2. After you prepare your codfish, set aside.
  3. Prepare your okra by putting one 2 cups of water to boil. in the meantime, trim the stems and the tips from the okra then cut each okra into tow or three, depending on your preference.
  4. When the water boils turn off flames and place the okra in the pot and cover. Let sit for 5 minutes then drain.
  5. Prepare your seasoning by slicing onion, shop garlic, chop scallion and pepper.
  6. Heat oil in skillet until very hot in high. Fry cod fish for a few minutes than add seasoning and reduce flames to medium. Stir fry for another 3 minutes.
  7. Add black pepper and stir fry another 30 seconds, then add okra. Reduce flames to medium low, stir and cover.
  8. Let steam for about 5 minutes then your okra and saltfish is ready.

Tips

  • When buying okra just break off one of the tips to see if it breaks easily. If the okra is too soft, which means it was no freshly picked it won't snap.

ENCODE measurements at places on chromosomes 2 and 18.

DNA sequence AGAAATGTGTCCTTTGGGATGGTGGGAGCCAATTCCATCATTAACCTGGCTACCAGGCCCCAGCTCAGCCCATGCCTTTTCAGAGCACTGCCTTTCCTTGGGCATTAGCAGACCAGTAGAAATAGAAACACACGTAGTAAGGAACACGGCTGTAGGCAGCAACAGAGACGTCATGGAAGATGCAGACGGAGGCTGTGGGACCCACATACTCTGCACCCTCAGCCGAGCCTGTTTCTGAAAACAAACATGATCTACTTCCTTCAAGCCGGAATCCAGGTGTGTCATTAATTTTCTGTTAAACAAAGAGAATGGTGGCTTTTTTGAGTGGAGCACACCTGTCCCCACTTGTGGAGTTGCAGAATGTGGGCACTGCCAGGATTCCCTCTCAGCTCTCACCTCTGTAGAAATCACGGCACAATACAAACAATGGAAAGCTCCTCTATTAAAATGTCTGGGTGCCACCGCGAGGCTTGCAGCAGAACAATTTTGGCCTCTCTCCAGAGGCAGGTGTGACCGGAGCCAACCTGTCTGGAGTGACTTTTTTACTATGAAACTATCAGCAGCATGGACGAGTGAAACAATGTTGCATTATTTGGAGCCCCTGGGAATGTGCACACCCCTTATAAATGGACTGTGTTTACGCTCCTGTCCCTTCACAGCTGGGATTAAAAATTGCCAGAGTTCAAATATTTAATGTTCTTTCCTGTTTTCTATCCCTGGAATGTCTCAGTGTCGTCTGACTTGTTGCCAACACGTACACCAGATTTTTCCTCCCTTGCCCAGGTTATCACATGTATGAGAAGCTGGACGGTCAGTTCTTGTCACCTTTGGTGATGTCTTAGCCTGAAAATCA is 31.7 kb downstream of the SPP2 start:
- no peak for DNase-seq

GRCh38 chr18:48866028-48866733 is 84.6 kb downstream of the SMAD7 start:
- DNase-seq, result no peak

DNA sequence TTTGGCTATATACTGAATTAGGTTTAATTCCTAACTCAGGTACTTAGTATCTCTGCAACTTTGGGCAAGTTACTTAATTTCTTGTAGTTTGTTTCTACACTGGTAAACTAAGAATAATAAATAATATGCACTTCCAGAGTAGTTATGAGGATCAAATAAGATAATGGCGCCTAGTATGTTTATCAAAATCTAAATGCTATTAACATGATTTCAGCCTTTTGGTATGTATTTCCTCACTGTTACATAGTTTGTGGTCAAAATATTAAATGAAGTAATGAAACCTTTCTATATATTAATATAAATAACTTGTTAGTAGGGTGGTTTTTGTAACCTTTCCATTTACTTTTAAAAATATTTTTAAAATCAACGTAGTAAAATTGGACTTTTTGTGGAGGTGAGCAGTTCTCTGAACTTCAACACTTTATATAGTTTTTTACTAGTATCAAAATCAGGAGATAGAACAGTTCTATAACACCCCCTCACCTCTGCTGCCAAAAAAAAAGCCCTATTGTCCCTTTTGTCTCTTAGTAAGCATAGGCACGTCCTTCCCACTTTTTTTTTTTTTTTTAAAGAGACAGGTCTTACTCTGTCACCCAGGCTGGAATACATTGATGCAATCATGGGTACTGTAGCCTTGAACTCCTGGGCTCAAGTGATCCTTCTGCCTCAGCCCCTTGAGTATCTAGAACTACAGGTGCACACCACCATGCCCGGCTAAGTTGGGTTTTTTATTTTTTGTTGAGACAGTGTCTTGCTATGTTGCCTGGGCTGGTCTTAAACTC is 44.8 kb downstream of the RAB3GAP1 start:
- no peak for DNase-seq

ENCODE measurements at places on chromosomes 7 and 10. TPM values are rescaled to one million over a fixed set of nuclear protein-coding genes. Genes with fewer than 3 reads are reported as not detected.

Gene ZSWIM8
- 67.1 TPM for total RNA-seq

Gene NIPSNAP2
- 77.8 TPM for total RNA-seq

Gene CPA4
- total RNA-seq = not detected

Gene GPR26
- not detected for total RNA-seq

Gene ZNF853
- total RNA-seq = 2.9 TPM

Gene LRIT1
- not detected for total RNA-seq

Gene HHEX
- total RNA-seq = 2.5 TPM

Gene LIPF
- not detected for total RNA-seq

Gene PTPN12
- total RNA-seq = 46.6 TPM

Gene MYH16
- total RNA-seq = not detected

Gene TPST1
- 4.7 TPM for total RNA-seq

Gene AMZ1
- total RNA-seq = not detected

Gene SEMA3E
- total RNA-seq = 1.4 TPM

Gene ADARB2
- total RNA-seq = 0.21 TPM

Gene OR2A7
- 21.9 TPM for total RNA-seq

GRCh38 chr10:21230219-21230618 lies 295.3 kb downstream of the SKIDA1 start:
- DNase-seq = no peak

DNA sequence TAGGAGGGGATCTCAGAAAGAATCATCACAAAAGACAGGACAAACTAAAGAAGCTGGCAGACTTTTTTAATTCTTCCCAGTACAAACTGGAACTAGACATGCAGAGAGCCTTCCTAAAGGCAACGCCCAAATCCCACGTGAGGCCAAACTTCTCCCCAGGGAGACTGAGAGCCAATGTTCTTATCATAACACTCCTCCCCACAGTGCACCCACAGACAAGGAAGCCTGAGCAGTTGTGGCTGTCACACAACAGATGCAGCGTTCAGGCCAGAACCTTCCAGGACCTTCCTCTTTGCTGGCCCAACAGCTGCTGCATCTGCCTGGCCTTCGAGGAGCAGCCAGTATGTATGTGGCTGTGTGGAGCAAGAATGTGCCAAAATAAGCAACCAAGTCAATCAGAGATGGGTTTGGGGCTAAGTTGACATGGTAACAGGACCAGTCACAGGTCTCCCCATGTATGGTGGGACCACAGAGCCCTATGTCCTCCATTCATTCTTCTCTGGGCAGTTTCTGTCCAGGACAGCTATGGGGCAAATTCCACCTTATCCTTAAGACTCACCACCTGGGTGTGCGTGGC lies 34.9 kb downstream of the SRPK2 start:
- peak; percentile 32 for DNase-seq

• Okra should be firm to the touch and not sagging or soft
  • If the okra is firm but the tip does not break easily, that means the okra is too old and fibrous
  • Don't overcook your okra so don't cook too long
  • The color should be bright green when cooked. If the color is pale green or starts to get an olive brown color then you have definitely overcooked your okra.
  • Add a teaspoon of vinegar to water when blanching okra (and any other green vegetable), this help retain the bright green color.

Comments

Carolee Samuda (author) from Jamaica on August 16, 2012:

Thanks Bluebird, I hope you like it. Have a great day.

bluebird on August 16, 2012:

This caught my attention, I'm gonna try it, sounds so good!

Carolee Samuda (author) from Jamaica on August 16, 2012:

Hi Genna, I can't think of a substitute for the cod fish. I too can't have too much salt so I soak the salt away as explained in the recipe. Or you can choose to boil the saltfish. Thanks for stopping by.

Genna East from Massachusetts, USA on August 16, 2012:

Another delicious recipe. I have to say away from salt, and wanted to ask you if there is a substitute for the salted cod? Okra is one of my favorites, and this dish is very tempting. :-)